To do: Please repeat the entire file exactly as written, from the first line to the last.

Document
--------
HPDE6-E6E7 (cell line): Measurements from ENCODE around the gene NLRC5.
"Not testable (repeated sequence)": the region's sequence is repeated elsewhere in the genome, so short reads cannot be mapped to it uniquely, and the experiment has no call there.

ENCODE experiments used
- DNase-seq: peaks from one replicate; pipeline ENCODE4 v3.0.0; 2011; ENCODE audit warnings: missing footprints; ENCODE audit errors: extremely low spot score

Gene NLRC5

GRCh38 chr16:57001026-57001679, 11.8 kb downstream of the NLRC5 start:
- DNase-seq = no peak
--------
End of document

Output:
HPDE6-E6E7 (cell line): Measurements from ENCODE around the gene NLRC5.
"Not testable (repeated sequence)": the region's sequence is repeated elsewhere in the genome, so short reads cannot be mapped to it uniquely, and the experiment has no call there.

ENCODE experiments used
- DNase-seq: peaks from one replicate; pipeline ENCODE4 v3.0.0; 2011; ENCODE audit warnings: missing footprints; ENCODE audit errors: extremely low spot score

Gene NLRC5

GRCh38 chr16:57001026-57001679, 11.8 kb downstream of the NLRC5 start:
- DNase-seq = no peak